Suffolk County readers of this blog have been exposed to discussions about the probable cause requirement for stopping a driver on suspicion of driving while intoxicated. Erratic driving or a traffic accident most likely will satisfy that inquiry. Yet readers may be unsure of how that Fourth Amendment procedural protection plays out in the context of a sobriety checkpoint, where authorities stop every vehicle.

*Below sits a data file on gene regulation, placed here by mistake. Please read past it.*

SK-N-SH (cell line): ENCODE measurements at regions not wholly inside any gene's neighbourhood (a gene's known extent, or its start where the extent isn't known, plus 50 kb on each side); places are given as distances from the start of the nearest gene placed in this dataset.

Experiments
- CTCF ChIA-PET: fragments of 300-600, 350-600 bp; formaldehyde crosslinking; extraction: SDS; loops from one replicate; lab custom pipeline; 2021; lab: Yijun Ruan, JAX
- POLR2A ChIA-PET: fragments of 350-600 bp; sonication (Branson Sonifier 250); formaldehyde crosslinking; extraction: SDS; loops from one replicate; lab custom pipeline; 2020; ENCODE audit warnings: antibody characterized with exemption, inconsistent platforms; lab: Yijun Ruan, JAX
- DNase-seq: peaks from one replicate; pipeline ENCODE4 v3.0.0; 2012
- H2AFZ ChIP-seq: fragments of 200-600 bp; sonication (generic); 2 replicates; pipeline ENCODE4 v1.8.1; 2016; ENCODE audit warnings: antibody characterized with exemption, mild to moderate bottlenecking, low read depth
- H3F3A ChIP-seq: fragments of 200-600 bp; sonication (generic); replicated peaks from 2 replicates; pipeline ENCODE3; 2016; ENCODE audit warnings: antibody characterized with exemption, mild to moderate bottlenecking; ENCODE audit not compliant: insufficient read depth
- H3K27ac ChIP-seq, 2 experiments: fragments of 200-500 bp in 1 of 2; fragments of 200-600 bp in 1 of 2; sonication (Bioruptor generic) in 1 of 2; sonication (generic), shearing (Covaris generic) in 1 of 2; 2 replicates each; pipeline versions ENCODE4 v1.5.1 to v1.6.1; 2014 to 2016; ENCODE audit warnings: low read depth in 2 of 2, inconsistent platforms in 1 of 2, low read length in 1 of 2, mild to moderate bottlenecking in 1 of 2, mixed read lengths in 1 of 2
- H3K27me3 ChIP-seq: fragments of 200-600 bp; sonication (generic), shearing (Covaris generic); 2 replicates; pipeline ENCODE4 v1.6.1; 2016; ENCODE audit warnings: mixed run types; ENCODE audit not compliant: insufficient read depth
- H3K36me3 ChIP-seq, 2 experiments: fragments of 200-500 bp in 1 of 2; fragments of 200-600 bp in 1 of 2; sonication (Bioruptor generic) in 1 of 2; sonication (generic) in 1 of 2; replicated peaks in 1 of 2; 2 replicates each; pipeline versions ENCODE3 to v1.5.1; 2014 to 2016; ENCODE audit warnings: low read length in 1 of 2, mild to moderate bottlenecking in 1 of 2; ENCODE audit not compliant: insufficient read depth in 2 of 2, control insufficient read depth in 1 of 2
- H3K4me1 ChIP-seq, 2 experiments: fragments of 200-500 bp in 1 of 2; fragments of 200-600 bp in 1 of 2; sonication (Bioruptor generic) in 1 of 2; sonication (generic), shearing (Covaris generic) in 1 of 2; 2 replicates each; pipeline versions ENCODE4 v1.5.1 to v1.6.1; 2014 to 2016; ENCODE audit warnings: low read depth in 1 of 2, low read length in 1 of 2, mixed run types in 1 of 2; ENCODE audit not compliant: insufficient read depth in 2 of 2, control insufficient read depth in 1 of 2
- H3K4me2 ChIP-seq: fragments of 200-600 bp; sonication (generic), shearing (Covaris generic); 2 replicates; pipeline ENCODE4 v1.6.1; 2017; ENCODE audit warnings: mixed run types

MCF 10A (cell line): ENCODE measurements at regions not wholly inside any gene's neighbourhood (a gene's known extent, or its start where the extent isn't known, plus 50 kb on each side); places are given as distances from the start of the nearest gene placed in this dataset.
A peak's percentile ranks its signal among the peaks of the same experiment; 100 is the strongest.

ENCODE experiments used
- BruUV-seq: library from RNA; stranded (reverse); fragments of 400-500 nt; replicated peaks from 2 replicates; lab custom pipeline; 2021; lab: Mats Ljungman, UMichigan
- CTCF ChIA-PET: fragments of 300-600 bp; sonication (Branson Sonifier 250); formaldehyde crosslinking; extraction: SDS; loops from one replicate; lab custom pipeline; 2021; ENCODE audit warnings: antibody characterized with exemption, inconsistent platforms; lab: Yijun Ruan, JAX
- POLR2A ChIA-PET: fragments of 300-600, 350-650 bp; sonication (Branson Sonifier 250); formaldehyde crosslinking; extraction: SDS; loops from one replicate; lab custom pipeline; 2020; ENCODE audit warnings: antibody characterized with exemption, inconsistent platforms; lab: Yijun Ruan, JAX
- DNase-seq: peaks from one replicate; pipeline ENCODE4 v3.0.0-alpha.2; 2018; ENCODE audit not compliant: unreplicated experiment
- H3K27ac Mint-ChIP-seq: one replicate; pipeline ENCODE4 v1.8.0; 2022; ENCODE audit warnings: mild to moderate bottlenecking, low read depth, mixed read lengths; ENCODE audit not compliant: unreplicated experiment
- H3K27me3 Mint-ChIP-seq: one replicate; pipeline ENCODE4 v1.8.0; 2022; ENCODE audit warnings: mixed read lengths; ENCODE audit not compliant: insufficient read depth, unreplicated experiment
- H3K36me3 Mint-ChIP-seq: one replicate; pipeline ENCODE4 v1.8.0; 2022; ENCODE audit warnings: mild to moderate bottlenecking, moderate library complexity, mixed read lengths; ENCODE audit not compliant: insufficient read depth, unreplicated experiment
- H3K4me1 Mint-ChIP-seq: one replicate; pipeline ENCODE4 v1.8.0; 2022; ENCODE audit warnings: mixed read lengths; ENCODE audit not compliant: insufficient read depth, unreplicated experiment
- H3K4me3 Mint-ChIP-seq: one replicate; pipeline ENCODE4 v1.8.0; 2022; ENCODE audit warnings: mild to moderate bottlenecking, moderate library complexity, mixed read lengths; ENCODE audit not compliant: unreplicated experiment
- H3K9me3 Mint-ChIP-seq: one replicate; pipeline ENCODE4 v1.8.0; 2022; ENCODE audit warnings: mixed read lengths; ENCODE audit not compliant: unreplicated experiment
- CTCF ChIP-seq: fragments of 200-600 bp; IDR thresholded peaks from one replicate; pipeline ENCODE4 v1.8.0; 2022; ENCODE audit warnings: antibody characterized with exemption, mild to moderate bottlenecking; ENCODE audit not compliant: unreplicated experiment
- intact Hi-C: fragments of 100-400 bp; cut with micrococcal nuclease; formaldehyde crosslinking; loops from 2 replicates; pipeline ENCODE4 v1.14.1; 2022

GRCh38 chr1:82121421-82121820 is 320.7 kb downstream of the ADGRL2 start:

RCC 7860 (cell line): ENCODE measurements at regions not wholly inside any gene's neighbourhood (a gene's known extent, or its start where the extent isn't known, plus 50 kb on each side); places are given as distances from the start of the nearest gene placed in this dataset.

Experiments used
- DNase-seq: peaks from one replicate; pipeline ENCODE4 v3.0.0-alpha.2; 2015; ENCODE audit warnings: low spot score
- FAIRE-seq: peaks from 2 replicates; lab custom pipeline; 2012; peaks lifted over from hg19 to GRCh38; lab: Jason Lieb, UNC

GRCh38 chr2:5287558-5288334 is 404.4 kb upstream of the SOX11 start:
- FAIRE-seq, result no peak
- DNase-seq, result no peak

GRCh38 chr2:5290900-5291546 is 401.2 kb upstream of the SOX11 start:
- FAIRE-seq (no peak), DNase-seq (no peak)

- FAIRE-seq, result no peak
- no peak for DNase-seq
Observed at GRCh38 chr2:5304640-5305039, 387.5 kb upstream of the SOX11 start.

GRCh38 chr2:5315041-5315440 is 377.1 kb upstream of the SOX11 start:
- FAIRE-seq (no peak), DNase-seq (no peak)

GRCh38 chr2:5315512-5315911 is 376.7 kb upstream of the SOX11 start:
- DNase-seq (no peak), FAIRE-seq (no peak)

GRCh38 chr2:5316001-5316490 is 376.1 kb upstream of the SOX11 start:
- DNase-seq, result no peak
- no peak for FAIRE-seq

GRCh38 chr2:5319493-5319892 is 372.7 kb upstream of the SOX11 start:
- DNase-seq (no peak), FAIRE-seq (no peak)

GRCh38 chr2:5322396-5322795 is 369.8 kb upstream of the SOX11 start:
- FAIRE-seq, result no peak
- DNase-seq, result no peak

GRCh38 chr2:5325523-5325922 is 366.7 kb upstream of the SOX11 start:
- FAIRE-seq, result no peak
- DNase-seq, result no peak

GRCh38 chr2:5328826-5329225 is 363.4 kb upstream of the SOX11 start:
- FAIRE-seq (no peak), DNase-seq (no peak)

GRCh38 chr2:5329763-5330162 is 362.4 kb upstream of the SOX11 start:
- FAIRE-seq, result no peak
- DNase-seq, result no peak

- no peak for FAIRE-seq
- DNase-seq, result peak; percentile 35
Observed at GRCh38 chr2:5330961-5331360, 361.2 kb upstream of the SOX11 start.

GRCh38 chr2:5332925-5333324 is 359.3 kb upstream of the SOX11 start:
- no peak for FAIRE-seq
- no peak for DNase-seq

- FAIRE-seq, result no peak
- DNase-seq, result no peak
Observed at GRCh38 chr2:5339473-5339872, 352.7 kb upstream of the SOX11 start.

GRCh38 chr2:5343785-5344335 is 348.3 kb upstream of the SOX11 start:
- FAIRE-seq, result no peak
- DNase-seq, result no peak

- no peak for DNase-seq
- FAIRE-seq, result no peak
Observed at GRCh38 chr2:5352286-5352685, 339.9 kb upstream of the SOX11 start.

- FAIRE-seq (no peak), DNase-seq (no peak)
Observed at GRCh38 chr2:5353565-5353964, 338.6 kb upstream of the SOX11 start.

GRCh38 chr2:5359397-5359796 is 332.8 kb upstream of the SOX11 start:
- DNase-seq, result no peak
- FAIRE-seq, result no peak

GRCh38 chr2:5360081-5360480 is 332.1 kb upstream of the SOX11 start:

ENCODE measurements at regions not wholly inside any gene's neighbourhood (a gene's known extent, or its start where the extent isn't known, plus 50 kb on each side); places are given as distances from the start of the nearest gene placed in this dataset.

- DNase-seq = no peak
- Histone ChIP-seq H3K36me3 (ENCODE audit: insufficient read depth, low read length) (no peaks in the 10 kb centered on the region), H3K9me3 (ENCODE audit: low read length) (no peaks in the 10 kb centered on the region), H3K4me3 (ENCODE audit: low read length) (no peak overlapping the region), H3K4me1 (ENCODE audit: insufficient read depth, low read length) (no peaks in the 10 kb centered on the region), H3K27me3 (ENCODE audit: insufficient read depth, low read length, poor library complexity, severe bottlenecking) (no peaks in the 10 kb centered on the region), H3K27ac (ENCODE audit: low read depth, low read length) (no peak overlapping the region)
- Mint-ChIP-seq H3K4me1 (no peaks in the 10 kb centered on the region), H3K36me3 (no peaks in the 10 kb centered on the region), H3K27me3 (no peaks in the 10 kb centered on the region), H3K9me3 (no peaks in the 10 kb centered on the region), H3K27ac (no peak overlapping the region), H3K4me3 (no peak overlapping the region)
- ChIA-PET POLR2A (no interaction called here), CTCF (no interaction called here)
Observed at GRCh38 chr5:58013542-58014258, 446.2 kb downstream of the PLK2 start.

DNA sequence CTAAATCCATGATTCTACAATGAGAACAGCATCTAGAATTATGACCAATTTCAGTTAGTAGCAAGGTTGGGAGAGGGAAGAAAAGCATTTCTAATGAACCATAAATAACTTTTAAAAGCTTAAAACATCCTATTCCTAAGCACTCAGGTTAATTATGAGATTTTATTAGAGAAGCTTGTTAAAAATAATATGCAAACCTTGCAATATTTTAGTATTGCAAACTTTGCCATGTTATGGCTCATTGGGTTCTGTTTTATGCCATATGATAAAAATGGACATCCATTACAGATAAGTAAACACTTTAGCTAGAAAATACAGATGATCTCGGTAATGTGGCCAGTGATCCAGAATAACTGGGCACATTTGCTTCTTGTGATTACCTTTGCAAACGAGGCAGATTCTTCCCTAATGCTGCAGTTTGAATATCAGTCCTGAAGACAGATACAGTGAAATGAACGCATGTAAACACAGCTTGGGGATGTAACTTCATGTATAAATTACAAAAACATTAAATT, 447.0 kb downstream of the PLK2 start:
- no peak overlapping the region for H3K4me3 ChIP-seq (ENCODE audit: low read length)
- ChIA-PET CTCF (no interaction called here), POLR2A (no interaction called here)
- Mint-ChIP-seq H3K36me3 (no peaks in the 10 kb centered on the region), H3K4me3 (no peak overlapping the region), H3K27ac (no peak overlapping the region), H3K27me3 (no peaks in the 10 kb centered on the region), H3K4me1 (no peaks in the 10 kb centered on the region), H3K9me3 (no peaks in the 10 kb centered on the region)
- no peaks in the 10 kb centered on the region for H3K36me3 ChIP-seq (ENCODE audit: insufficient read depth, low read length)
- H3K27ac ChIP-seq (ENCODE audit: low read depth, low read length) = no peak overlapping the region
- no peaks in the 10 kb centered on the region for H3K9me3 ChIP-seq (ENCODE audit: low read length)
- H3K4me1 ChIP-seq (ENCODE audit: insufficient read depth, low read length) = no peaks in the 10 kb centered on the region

In New York, courts have determined that checkpoints as constitutionally permissible. In fact, that conclusion is the majority viewpoint, shared by 37 other American States, as well as the District of Columbia. Although courts recognize that drivers have an interest in being free from unreasonable searches and seizures, it may be outweighed by the threat of drunk drivers, at least to the extent of allowing checkpoints.